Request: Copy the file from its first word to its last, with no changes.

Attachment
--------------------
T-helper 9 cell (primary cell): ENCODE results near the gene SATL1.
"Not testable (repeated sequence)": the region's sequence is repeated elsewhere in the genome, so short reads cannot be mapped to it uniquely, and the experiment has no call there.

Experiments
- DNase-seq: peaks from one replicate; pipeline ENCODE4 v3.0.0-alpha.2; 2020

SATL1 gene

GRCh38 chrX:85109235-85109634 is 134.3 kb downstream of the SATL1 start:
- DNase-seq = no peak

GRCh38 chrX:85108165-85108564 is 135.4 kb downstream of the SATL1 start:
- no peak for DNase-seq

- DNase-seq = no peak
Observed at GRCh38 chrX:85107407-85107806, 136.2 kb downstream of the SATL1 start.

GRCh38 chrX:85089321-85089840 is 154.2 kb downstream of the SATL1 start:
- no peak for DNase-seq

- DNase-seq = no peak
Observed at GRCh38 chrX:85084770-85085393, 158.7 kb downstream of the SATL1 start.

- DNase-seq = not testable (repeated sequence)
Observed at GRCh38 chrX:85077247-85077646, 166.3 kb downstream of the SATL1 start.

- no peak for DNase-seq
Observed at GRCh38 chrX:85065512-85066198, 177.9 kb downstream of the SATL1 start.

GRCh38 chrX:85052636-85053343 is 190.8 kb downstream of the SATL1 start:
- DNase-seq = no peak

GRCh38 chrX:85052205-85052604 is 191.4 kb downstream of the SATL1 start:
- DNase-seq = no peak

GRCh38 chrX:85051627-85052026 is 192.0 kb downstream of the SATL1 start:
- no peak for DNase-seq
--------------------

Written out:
T-helper 9 cell (primary cell): ENCODE results near the gene SATL1.
"Not testable (repeated sequence)": the region's sequence is repeated elsewhere in the genome, so short reads cannot be mapped to it uniquely, and the experiment has no call there.

Experiments
- DNase-seq: peaks from one replicate; pipeline ENCODE4 v3.0.0-alpha.2; 2020

SATL1 gene

GRCh38 chrX:85109235-85109634 is 134.3 kb downstream of the SATL1 start:
- DNase-seq = no peak

GRCh38 chrX:85108165-85108564 is 135.4 kb downstream of the SATL1 start:
- no peak for DNase-seq

- DNase-seq = no peak
Observed at GRCh38 chrX:85107407-85107806, 136.2 kb downstream of the SATL1 start.

GRCh38 chrX:85089321-85089840 is 154.2 kb downstream of the SATL1 start:
- no peak for DNase-seq

- DNase-seq = no peak
Observed at GRCh38 chrX:85084770-85085393, 158.7 kb downstream of the SATL1 start.

- DNase-seq = not testable (repeated sequence)
Observed at GRCh38 chrX:85077247-85077646, 166.3 kb downstream of the SATL1 start.

- no peak for DNase-seq
Observed at GRCh38 chrX:85065512-85066198, 177.9 kb downstream of the SATL1 start.

GRCh38 chrX:85052636-85053343 is 190.8 kb downstream of the SATL1 start:
- DNase-seq = no peak

GRCh38 chrX:85052205-85052604 is 191.4 kb downstream of the SATL1 start:
- DNase-seq = no peak

GRCh38 chrX:85051627-85052026 is 192.0 kb downstream of the SATL1 start:
- no peak for DNase-seq